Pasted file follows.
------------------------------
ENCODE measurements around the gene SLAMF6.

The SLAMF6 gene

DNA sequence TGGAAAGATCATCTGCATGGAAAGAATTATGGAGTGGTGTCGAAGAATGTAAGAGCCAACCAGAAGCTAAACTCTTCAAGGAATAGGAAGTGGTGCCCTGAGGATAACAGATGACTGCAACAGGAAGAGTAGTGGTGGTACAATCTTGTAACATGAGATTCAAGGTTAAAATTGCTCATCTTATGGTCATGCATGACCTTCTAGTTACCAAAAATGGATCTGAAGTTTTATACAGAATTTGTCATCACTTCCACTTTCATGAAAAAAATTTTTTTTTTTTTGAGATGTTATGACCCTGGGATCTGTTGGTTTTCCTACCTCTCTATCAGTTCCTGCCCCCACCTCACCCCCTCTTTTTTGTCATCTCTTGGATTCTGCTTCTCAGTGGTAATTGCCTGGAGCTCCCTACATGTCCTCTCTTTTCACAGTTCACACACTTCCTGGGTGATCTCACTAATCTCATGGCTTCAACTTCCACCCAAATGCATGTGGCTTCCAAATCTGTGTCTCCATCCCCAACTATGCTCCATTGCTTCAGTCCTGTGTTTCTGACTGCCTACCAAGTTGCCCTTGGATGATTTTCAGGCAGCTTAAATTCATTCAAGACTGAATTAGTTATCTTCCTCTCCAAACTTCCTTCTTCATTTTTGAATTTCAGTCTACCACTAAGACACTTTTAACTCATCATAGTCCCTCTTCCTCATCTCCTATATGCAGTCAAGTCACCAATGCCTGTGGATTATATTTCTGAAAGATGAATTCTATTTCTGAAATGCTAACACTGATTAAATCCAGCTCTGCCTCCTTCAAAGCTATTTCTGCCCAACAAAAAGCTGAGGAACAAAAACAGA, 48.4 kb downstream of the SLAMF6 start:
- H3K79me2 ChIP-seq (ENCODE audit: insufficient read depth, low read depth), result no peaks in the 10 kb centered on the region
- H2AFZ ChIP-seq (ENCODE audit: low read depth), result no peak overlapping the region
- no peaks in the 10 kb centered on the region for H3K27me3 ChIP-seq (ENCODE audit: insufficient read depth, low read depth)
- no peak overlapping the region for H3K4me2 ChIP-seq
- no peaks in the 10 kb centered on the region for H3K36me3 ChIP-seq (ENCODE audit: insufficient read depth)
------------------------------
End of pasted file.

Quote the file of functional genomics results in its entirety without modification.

ENCODE measurements around the gene SLAMF6.

The SLAMF6 gene

DNA sequence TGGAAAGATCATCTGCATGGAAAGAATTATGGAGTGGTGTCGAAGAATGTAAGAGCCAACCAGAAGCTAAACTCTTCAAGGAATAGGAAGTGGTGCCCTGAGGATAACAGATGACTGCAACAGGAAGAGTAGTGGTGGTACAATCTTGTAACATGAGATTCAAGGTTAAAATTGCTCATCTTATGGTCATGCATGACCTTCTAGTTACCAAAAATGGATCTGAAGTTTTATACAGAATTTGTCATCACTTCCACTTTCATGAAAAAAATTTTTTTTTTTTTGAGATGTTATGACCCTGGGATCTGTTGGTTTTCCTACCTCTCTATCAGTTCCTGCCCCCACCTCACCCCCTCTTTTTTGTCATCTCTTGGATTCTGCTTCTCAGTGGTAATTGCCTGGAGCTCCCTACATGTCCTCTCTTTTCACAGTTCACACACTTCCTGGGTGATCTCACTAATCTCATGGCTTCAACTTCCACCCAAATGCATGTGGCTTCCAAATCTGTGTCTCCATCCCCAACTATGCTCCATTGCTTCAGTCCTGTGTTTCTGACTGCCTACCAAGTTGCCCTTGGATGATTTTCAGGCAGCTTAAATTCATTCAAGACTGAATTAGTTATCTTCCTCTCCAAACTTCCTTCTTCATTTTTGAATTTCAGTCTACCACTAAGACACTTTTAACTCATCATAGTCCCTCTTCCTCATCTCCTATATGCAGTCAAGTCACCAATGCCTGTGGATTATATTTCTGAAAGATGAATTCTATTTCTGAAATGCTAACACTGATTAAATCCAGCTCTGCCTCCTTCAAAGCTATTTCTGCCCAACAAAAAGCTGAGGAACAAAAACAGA, 48.4 kb downstream of the SLAMF6 start:
- H3K79me2 ChIP-seq (ENCODE audit: insufficient read depth, low read depth), result no peaks in the 10 kb centered on the region
- H2AFZ ChIP-seq (ENCODE audit: low read depth), result no peak overlapping the region
- no peaks in the 10 kb centered on the region for H3K27me3 ChIP-seq (ENCODE audit: insufficient read depth, low read depth)
- no peak overlapping the region for H3K4me2 ChIP-seq
- no peaks in the 10 kb centered on the region for H3K36me3 ChIP-seq (ENCODE audit: insufficient read depth)